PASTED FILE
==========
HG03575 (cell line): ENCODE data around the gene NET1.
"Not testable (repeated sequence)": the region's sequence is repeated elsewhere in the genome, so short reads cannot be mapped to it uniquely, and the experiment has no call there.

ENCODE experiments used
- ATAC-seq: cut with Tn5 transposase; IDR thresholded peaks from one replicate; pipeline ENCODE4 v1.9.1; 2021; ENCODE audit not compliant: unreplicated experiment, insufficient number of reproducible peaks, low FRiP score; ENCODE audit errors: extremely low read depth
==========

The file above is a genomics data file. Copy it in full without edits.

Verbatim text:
HG03575 (cell line): ENCODE data around the gene NET1.
"Not testable (repeated sequence)": the region's sequence is repeated elsewhere in the genome, so short reads cannot be mapped to it uniquely, and the experiment has no call there.

ENCODE experiments used
- ATAC-seq: cut with Tn5 transposase; IDR thresholded peaks from one replicate; pipeline ENCODE4 v1.9.1; 2021; ENCODE audit not compliant: unreplicated experiment, insufficient number of reproducible peaks, low FRiP score; ENCODE audit errors: extremely low read depth